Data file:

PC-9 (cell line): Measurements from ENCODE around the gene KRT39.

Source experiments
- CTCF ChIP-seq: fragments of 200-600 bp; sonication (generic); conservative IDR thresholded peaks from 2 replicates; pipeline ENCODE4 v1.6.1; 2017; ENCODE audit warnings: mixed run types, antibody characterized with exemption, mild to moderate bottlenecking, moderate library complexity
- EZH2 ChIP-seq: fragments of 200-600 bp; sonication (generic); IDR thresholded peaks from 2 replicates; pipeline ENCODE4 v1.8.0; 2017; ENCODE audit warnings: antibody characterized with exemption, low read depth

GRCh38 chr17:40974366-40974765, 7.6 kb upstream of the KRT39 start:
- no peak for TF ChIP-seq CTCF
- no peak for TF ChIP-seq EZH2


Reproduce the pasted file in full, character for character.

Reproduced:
PC-9 (cell line): Measurements from ENCODE around the gene KRT39.

Source experiments
- CTCF ChIP-seq: fragments of 200-600 bp; sonication (generic); conservative IDR thresholded peaks from 2 replicates; pipeline ENCODE4 v1.6.1; 2017; ENCODE audit warnings: mixed run types, antibody characterized with exemption, mild to moderate bottlenecking, moderate library complexity
- EZH2 ChIP-seq: fragments of 200-600 bp; sonication (generic); IDR thresholded peaks from 2 replicates; pipeline ENCODE4 v1.8.0; 2017; ENCODE audit warnings: antibody characterized with exemption, low read depth

GRCh38 chr17:40974366-40974765, 7.6 kb upstream of the KRT39 start:
- no peak for TF ChIP-seq CTCF
- no peak for TF ChIP-seq EZH2